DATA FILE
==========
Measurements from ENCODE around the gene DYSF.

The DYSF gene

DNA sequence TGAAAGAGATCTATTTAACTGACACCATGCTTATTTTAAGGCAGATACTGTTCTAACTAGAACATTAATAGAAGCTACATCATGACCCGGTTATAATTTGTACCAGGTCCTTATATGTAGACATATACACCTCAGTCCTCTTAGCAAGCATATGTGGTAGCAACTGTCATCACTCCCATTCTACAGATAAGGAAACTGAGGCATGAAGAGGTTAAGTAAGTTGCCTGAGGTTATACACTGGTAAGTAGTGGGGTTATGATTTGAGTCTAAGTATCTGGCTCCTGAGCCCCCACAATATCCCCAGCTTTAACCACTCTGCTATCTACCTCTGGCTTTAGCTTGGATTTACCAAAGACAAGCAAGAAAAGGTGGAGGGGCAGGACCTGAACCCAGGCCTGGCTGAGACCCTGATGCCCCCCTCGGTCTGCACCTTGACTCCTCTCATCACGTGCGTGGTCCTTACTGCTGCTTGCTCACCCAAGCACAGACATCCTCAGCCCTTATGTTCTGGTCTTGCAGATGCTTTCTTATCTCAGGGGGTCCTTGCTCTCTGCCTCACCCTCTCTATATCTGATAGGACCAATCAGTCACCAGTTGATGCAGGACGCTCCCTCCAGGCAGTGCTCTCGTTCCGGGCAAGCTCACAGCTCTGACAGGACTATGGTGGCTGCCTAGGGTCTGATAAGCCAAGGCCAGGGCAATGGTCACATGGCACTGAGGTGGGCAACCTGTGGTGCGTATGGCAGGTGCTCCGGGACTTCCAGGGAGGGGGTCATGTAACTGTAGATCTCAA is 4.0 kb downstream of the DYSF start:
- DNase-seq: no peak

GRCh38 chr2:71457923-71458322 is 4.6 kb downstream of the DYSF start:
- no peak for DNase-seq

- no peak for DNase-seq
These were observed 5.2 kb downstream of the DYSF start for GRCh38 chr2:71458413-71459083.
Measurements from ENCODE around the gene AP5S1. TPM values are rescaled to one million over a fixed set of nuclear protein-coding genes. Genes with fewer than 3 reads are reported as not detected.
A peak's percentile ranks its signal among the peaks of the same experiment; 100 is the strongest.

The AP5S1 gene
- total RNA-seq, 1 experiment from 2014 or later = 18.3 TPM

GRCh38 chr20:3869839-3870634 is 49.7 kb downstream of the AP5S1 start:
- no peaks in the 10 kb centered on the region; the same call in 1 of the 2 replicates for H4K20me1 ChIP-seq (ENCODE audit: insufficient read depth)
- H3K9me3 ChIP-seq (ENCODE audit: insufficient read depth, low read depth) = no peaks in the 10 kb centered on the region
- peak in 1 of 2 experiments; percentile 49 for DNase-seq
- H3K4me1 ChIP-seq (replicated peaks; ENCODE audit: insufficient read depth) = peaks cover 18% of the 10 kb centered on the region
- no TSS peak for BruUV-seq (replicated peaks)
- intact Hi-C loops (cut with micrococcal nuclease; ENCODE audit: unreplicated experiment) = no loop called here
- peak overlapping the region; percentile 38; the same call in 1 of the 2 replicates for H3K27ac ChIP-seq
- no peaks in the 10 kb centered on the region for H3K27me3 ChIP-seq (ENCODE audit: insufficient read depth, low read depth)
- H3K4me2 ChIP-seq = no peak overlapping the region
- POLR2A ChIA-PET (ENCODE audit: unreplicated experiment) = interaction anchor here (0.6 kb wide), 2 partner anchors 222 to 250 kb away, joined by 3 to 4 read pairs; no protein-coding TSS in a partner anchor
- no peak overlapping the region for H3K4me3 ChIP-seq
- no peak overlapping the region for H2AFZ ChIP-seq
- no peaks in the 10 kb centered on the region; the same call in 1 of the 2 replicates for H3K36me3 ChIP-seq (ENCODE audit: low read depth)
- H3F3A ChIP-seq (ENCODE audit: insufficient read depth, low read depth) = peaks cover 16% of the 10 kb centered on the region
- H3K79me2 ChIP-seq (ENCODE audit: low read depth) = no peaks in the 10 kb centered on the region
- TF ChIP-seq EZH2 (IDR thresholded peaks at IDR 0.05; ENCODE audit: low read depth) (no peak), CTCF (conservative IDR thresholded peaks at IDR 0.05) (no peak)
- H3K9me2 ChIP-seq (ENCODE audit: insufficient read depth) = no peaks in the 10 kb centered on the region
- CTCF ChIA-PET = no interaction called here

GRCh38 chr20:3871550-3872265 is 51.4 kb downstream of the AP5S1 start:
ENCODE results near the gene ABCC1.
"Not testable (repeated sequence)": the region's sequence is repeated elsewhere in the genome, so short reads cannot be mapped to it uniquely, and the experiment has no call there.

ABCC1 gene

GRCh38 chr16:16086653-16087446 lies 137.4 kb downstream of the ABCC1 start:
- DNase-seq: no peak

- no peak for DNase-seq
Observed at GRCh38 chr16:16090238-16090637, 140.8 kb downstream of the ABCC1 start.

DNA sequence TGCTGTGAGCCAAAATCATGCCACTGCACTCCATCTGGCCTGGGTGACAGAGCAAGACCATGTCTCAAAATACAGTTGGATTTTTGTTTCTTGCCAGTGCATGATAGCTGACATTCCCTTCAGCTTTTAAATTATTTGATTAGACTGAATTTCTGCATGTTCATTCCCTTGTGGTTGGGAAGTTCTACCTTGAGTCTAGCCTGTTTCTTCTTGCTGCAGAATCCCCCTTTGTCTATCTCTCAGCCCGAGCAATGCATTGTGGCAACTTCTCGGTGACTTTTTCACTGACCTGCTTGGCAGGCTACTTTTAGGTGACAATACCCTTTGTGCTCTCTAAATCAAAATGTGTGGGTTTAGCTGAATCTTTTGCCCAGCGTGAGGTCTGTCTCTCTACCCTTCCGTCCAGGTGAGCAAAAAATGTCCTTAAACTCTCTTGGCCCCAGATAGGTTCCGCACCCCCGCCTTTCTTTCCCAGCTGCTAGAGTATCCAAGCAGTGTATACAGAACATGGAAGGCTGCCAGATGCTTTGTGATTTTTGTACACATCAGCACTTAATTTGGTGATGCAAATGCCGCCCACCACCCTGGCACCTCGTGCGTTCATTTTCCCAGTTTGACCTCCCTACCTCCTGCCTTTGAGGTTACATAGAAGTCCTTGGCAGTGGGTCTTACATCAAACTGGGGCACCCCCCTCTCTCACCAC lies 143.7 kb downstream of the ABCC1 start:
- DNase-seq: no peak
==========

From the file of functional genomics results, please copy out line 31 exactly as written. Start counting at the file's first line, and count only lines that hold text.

- CTCF ChIA-PET = no interaction called here